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Trump's Venezuela envoy clashes with Ilhan Omar at hearing: 'That is a ridiculous question'

The Trump administration's new special envoy for Venezuela, Elliott Abrams, clashed Wednesday with freshman Rep. Ilhan Omar, D-Minn., During a House hearing on the Caracas Crisis after the congresswoman tried to turn to Abrams' history in Latin America while asking he point-blank Hehe support genocide if it served American interests.

Abrams fired back, calling the line of questioning "ridiculous" and refusing to respond to the staff "attack."

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The question is what the latest in the spotlight for Omar, who earlier this week apologized for tweets considering anti-Semitic – and who previously referred to it as a "US backed coup" in Venezuela, although many countries beyond the U.S. Juan Guaido, the opposition head of the National Assembly, as the interim president of Nicolás Maduro.

On Wednesday, Omar started her questioning of Abrams with his connection to the Iran-Contra scandal during the Reagan administration, U.S. support of the right-wing government of Jose Napoleon Duarte during the Salvadoran Civil War and Washington's broad involvement in Latin America's civil conflicts during the 1970s and 1980s.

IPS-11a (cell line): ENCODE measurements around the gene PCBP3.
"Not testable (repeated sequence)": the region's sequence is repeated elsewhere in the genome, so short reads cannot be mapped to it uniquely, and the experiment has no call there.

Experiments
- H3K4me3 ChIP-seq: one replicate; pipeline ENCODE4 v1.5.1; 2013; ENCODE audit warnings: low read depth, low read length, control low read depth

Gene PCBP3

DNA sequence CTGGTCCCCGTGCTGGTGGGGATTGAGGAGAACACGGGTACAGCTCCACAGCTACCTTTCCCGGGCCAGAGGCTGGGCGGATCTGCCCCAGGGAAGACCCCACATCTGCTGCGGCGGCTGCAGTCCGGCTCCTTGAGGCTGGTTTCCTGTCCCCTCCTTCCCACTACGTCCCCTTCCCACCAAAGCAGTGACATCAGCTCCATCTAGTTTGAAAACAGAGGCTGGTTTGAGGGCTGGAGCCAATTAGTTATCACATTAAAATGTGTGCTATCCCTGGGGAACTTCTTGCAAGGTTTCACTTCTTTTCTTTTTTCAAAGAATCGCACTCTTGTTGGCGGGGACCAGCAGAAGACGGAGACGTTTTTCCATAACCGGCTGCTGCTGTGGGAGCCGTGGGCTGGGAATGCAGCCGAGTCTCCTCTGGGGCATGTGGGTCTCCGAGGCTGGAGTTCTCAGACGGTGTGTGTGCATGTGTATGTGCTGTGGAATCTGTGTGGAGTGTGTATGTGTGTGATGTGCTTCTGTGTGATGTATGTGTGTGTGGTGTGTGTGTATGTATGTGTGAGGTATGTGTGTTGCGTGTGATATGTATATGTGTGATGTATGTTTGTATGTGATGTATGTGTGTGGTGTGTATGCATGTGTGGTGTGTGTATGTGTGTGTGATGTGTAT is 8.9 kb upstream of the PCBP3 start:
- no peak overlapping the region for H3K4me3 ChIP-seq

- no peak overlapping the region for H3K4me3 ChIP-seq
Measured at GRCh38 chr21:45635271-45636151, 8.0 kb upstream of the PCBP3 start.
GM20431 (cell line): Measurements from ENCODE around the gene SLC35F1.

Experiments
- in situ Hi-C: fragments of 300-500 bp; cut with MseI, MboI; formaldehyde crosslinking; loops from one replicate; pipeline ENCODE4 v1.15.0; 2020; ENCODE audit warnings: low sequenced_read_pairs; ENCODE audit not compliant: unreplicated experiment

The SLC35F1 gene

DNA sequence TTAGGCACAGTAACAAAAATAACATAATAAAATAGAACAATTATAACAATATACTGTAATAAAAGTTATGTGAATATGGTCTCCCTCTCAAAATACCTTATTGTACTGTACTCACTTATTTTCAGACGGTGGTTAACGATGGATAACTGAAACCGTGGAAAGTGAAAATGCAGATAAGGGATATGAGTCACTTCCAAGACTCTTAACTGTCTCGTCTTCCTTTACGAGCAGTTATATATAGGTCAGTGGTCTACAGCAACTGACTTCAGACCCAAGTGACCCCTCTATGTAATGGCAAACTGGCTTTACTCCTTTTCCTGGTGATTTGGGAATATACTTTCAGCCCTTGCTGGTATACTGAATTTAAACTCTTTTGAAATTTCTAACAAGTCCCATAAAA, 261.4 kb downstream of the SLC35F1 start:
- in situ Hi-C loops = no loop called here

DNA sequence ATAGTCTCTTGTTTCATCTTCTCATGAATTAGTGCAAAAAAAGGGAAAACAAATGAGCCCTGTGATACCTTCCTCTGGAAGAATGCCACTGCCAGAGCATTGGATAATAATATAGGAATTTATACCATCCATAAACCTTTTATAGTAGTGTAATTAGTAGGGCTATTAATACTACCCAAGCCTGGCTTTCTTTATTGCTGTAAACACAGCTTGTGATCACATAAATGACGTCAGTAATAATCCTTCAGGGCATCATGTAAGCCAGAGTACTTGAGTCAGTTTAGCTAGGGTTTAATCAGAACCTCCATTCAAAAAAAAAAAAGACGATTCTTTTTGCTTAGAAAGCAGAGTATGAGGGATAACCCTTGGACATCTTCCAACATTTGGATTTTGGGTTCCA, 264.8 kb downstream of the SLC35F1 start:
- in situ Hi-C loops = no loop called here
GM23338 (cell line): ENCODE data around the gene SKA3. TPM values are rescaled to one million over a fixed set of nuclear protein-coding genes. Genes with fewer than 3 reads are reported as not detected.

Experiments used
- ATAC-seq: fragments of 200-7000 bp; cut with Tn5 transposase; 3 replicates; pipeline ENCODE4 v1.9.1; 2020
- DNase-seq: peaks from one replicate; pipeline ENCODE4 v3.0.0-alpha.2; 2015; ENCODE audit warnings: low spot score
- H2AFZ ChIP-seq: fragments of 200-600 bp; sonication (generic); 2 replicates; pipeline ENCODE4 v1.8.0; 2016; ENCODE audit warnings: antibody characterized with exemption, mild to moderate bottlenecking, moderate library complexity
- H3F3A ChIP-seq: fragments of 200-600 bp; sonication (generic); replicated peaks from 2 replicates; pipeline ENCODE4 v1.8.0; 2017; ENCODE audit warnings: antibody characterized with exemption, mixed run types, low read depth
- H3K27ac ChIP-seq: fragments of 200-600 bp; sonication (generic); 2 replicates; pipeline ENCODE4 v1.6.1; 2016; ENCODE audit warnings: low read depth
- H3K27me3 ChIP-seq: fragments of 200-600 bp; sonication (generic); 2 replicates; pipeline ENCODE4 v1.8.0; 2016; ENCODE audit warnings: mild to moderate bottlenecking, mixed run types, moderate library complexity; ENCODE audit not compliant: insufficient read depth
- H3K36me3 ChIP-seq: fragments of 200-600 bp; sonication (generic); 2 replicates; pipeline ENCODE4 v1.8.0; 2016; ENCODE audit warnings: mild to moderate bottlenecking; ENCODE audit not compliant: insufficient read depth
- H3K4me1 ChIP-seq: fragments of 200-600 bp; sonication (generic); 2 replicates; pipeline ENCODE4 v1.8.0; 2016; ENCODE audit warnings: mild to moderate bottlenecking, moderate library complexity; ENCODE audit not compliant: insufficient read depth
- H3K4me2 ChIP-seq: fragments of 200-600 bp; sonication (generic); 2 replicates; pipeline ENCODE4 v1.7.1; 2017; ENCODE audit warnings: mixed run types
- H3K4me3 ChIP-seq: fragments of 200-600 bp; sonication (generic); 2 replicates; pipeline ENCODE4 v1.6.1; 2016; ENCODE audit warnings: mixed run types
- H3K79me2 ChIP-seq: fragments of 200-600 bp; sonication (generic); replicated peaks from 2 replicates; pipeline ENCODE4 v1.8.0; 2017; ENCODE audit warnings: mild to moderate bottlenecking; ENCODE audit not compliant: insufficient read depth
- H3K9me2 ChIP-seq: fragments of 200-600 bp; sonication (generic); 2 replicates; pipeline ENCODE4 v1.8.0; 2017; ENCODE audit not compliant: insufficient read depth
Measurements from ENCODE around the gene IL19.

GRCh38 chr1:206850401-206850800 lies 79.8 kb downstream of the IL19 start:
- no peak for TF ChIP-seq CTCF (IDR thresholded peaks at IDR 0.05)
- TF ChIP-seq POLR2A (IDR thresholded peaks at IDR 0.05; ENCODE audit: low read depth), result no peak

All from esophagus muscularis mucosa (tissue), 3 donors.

"In 1991, you pleaded with two counts of holding information on Congress regarding your involvement [in] the Iran-Contra affair for which you were later pardoned by George H.W. Bush, "Omar said. "I fail to understand why members of this committee or the American people should find any testimony that they give today to be truthful."

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Nicaragua's Sandinista government. Iran. What is the subject of an embargo?

Abrams attempted to respond, but Omar said she was not asked to testify for his 1982 testimony before the Senate in what he dismissed as "communist propaganda" reports about the El Mozote Massacre, where the Salvadoran army killed more than 800 civilians in 1981. The soldiers responsible for the massacre, the Atlacatl Battalion, had recently been trained by US forces.

"That's a ridiculous question," Abrams responded when asked if he thought the massacre was a "fabulous achievement." "I am sorry, but I am not going to respond to that child of an attack."

Omar then asked if he would "support crimes against humanity or genocide if you believe they were serving U.S. Guatemala, El Salvador and Nicaragua. "Abrams in the past had defended Guatemalan dictator Efraín Ríos Montt, who oversaw a campaign in which thousands of Guatemalans were either massacred or disappeared and who was later convicted of genocide. Omar, though, has faced criticism for challenging the U.S. in Venezuela, and opposition to Maduro, who has overseen a complete economic collapse in Venezuela, could spiral into "genocide."

Abrams responded: "I do not believe this line of questioning is meant to be."